When the Trees in the Fields Clap Their Hands

We tend to see the world through modern eyes colored by the enlightenment, rationalism and reductionism

“For as the rain and the snow come down from heaven and do not return there but water the earth, making it bring forth and sprout, giving seed to the sower and bread to the eater, so shall my word be that goes out from my mouth; it shall not return to me empty, but it shall accomplish that which I purpose, and shall succeed in the thing for which I sent it. ‘For you shall go out in joy and be led forth in peace; the mountains and the hills before you shall break forth into singing, and all the trees of the field shall clap their hands. Instead of the thorn shall come up the cypress; instead of the brier shall come up the myrtle; and it shall make a name for the Lord, an everlasting sign that shall not be cut off.’”
Isaiah 55:10-13 ESV

The language in these verses from Isaiah 55 are figurative. Will the mountains and hills really break forth into singing? Will the trees of the field clap their hands? (What hands do trees have?)

The language isn’t meant to be taken literally, but the language still conveys a truth: the world was created in response to God and awaits the fulfillment of God’s purposes for which He created it.

Just as the rain and snow produce the intended results of watering the earth, sprouting the seeds that grow up and produce grain, allowing the sower of the seed to produce bread, God’s word goes out and accomplishes the purposes for which it was intended. This is true from the beginning to the end.

God spoke the world into being. He set the heavens and the earth (the universe) into motion by His word. (2 Peter 3:5) The world came into being in response to God speaking. And the ultimate ends God has purposed will sprout (and have sprouted) into the seed that produces the material from which the sower ultimately accomplishes His end purpose.

Is God the sower? Certainly, but I believe He is also speaking of us. He invites us into His purpose. The bread the sower (man) produces from the grain that is harvested from the ground that is watered by the rain and the snow that God set into motion when the universe was created by His word.

And when that purpose is accomplished the mountains and hills will break forth into singing and the trees of the field will clap their hands. In other words, the world will respond as it was intended, and it will be a joyous thing!

God initiates it all by His word, and the natural order of the universe He created is the response to His word that God intends. We are part of that intended order, made in His image, created for good works that God prepared for us to do a long time ago (Eph. 2:10), from the foundation of the earth (Eph. 1:4).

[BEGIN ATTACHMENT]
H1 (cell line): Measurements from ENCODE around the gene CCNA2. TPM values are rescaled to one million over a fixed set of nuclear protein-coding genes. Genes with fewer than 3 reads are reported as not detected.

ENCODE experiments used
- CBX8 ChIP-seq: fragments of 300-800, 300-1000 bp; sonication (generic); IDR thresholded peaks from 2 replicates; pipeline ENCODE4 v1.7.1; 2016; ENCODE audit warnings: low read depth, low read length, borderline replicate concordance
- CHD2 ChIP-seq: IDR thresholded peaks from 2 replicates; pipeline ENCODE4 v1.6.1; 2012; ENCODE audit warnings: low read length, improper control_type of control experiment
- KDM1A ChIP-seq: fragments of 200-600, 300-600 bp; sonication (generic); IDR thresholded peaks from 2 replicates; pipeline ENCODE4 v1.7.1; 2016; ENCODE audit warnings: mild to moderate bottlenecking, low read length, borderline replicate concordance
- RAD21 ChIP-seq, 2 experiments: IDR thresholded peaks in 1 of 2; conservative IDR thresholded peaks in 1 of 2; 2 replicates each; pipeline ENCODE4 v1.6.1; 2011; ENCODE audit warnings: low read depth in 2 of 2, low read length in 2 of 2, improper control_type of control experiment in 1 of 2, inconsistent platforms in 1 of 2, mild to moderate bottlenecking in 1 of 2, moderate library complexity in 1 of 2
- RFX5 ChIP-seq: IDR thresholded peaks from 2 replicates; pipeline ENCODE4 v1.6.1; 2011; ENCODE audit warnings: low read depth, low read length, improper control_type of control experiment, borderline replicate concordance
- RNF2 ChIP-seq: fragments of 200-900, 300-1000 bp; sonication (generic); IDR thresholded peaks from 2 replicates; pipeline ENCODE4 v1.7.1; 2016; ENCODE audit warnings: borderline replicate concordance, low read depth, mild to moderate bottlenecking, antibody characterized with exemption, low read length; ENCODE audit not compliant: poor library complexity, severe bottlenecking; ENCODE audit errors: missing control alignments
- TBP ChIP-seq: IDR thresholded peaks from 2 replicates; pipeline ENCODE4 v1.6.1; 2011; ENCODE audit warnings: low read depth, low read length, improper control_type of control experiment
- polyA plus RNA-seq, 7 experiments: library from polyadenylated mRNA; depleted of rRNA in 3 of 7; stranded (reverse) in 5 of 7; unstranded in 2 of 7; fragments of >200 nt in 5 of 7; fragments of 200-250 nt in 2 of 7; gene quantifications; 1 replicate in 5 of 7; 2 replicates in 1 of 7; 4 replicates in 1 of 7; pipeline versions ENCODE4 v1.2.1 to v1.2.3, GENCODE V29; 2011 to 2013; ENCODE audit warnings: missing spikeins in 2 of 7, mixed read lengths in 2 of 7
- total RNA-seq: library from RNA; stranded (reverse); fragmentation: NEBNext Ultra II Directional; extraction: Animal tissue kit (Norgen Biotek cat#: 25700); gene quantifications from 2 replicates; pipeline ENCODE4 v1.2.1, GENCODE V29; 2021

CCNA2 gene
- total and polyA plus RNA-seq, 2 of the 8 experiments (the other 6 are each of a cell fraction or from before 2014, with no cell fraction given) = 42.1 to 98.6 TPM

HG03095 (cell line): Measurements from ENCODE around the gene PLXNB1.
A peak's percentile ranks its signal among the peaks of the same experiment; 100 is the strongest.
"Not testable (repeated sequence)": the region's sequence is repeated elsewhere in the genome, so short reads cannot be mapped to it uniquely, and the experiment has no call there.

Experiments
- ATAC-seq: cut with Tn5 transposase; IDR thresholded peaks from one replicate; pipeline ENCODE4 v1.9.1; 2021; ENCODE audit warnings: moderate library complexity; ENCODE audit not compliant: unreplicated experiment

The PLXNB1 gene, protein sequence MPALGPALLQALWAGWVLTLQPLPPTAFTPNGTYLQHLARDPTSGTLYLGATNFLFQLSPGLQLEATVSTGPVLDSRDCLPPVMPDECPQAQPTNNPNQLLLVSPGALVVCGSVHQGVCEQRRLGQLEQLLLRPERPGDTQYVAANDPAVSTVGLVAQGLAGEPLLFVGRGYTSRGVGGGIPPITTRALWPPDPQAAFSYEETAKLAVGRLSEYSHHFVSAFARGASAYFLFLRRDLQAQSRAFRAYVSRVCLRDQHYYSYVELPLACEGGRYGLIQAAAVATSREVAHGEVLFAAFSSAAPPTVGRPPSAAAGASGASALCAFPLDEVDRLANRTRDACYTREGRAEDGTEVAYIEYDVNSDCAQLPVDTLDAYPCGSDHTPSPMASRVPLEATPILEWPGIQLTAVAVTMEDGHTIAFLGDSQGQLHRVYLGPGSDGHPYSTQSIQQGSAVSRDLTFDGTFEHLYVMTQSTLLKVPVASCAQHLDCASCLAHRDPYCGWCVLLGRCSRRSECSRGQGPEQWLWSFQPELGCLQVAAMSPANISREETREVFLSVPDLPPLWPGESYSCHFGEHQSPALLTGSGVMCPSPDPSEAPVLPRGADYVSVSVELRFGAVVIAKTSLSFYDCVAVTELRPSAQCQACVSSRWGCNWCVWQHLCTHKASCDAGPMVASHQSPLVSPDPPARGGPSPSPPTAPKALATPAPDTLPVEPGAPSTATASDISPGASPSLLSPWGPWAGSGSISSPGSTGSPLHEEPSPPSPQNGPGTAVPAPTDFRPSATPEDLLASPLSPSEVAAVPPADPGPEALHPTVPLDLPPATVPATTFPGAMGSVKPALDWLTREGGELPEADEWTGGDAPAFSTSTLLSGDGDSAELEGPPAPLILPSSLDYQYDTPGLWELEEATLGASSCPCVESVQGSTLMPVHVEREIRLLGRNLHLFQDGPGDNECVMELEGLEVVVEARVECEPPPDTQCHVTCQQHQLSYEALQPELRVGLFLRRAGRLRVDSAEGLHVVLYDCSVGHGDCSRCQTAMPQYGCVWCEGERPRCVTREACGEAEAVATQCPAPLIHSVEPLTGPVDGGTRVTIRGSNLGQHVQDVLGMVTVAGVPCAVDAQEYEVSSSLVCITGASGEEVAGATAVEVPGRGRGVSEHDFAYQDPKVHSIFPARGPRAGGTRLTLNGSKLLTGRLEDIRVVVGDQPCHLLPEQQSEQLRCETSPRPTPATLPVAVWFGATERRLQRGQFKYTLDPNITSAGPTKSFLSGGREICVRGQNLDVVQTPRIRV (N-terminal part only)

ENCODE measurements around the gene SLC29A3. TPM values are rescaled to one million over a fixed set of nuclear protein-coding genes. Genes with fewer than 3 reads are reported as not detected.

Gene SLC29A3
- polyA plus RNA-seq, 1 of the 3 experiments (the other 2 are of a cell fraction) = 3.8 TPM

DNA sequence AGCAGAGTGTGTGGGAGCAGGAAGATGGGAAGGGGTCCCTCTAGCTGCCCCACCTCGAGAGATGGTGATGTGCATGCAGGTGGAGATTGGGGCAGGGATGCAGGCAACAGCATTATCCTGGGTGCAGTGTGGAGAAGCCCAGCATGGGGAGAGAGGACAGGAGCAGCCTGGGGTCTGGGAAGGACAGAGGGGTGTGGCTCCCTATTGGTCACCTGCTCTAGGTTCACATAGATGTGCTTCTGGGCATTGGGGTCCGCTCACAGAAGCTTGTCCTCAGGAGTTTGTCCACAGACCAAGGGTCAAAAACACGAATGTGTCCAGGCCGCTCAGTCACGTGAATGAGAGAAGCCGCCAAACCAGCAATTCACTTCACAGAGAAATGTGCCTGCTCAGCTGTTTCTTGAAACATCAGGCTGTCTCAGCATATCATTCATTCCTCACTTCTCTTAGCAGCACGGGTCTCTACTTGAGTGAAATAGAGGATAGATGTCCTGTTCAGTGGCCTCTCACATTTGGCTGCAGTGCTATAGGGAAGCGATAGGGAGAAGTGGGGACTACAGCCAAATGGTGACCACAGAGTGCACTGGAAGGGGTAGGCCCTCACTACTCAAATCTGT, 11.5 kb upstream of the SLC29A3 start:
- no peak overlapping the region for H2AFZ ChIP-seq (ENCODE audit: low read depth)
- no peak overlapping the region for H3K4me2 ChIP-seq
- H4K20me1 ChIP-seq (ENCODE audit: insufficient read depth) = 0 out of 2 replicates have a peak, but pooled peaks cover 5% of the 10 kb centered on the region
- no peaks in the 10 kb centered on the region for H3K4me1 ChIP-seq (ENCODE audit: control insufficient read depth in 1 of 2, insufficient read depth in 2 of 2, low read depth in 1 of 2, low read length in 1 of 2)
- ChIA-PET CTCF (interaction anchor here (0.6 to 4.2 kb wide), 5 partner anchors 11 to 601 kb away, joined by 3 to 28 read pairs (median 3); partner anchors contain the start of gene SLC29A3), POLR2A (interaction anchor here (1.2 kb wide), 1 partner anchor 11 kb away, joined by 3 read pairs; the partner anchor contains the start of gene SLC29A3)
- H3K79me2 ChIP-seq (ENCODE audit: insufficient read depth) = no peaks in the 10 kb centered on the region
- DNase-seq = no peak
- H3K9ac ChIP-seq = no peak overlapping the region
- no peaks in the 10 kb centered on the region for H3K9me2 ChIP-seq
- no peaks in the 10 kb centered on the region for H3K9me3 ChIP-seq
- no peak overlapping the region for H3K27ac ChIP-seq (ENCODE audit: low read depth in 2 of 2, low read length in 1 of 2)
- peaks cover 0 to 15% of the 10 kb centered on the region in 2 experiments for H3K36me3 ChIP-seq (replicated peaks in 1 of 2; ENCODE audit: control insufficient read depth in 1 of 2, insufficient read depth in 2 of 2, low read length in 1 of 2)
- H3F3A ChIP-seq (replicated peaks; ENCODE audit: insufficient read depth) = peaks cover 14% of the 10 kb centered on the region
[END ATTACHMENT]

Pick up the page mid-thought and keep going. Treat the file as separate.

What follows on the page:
We tend to see the world through modern eyes colored by the enlightenment, rationalism and reductionism that has redacted the supernatural work of God from creation and stripped our view of the world down to a set of physical laws that operate with no “ghost in the machine”.

And maybe, this view is technically right. God is not contained in the natural world, let alone a temple made by human hands. God doesn’t operate the levers and pull the strings or polish the clock He wound up.

God is transcendent. He is holy. He stands apart from the world He created. Yet, the world, from its very beginning, in its very essence, was spoken into being to accomplish His purpose and responds to His call.

The natural world is not operated by God as far as we know, but it is responsive to God. The initial response was the creation, and the ultimate response will be the birth of the new heavens and new earth. (Isaiah 65:17, 22; 2 Peter 3:13; Rev. 21;1)

In the meantime, the natural world is subjected to futility, but not in hopelessness. Rather, the futility to which God has subjected His creation is in hope (Romans 8:20).

Further, we are central to that hope, as the creation awaits “in eager expectation for the children of God to be revealed”. (Romans 8:19) As God’s image bearers, our response and our involvement is central to the purposes of God, which involve us in the plan to bring creation out of “its bondage to decay into the freedom and glory of the children of God.” (Romans 8:21)

Jesus won the victory over sin and death as it was foretold long ago by the prophets and purposed from the very beginning when God spoke the word into existence. In the chorus, so to speak, we take our place in this cosmic symphony led by the Great Conductor as we respond and step into the good works God ordained for us to do.

And, in that day, when God’s great purpose is accomplished, the hills and mountains will break forth into singing, and all the trees of the field shall clap their hands. Maybe this reaction will even be literal as all of creation awakens from the slumber of death and decay to which it has been subjected and the new heavens and earth are born out of the old, when the perishable clothes itself with the imperishable, and the mortal with immortality. (1 Corinthians 15:53). And we will be part of that plan and purpose God forged long ago, playing our collective parts as God’s agents in that beautiful masterpiece God designed out of the chaos of the formless void.

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